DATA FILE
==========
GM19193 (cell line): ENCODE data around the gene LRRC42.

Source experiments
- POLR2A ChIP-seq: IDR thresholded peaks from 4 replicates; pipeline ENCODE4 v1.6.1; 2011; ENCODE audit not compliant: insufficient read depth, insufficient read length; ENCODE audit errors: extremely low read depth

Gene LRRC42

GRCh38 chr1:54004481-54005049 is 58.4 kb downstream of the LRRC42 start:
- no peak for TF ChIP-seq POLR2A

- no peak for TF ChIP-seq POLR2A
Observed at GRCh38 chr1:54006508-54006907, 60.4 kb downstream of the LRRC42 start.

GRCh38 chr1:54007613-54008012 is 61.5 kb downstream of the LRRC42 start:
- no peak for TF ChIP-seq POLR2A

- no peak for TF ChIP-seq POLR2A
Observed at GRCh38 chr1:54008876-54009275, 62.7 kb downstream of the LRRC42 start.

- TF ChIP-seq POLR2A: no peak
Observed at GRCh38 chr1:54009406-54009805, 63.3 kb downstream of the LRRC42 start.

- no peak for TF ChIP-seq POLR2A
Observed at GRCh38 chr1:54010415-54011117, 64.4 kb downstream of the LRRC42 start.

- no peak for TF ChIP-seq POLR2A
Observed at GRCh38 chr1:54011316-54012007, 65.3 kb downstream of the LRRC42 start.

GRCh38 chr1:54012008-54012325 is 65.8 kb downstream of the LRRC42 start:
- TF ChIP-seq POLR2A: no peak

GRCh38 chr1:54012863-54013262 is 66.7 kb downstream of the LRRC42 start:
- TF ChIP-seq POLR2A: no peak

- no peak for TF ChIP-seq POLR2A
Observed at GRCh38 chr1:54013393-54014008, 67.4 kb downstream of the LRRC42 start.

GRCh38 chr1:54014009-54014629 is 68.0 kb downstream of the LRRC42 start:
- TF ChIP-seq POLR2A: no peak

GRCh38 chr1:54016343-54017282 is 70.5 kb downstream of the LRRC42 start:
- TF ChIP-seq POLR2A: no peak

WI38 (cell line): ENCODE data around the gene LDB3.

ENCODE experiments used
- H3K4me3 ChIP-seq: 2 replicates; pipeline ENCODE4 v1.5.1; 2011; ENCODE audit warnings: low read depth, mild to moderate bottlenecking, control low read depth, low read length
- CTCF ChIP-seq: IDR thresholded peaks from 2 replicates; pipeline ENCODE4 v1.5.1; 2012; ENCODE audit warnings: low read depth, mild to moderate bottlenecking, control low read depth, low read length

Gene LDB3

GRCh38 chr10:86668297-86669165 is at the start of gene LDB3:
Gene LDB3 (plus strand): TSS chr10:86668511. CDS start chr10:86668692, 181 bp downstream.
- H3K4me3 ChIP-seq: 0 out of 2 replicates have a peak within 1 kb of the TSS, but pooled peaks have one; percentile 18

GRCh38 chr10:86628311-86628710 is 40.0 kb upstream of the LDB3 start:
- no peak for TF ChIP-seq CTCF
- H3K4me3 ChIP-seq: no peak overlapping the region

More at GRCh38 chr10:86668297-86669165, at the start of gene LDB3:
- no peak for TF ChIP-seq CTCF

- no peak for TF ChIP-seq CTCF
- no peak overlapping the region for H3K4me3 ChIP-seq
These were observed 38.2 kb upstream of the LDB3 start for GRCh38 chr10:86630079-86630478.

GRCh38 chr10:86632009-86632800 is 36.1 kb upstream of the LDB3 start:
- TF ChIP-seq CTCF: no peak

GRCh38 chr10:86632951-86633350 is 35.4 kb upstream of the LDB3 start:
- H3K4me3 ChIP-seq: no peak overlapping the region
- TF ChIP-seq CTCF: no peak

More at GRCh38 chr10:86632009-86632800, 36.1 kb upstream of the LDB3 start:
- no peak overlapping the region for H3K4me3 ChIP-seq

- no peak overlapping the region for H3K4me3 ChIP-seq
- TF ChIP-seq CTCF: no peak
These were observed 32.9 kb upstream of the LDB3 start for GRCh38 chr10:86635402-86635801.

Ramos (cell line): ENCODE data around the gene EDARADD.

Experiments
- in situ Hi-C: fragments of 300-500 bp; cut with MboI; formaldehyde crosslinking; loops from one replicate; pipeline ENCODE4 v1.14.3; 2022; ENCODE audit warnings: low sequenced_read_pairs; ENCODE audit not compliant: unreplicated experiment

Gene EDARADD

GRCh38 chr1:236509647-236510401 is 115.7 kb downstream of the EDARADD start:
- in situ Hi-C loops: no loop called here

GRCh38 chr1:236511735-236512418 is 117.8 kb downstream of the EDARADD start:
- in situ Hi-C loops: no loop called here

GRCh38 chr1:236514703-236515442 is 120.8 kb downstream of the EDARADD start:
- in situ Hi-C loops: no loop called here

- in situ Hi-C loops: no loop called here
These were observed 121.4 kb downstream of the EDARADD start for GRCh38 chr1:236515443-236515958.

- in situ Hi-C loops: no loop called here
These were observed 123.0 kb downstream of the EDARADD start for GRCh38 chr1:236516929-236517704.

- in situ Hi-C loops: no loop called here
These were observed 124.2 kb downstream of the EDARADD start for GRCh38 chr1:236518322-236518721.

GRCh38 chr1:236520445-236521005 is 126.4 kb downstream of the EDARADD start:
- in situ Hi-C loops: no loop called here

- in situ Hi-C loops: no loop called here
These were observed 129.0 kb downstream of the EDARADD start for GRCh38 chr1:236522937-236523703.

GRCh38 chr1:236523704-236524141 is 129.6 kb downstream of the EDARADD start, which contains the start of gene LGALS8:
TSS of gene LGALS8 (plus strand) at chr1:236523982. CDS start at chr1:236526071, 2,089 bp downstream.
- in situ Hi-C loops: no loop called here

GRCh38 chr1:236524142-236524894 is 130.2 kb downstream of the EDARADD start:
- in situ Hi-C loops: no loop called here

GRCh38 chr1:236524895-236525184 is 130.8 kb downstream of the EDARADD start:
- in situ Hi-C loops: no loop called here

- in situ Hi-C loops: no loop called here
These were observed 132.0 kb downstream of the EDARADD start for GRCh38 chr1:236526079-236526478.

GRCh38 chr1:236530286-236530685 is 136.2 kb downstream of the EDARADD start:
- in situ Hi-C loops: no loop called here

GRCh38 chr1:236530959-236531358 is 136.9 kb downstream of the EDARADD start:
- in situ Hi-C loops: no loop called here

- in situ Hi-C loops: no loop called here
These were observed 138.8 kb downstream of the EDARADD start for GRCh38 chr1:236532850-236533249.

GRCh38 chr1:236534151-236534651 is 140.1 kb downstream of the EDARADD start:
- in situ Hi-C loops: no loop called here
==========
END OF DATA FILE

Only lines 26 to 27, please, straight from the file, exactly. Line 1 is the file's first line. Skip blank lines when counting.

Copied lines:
- TF ChIP-seq POLR2A: no peak

GRCh38 chr1:54016343-54017282 is 70.5 kb downstream of the LRRC42 start: